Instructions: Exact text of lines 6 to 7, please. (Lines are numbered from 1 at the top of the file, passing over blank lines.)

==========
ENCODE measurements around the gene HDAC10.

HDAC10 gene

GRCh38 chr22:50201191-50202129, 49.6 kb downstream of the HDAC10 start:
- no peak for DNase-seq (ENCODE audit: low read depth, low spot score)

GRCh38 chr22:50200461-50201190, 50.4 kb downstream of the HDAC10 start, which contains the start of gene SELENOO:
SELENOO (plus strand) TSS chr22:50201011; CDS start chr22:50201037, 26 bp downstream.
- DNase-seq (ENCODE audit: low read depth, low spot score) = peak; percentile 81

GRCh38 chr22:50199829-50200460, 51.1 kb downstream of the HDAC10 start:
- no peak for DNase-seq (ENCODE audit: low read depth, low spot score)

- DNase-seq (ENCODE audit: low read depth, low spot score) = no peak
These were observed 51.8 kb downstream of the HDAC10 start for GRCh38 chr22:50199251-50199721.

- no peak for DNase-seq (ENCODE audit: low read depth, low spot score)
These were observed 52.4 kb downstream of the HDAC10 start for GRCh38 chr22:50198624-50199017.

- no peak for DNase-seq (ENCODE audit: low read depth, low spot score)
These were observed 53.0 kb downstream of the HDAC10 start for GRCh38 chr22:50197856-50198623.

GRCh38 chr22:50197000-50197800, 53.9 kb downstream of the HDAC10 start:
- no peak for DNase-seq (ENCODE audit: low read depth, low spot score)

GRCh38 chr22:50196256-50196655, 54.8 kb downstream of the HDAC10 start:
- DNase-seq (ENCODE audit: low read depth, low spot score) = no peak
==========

SELENOO (plus strand) TSS chr22:50201011; CDS start chr22:50201037, 26 bp downstream.
- DNase-seq (ENCODE audit: low read depth, low spot score) = peak; percentile 81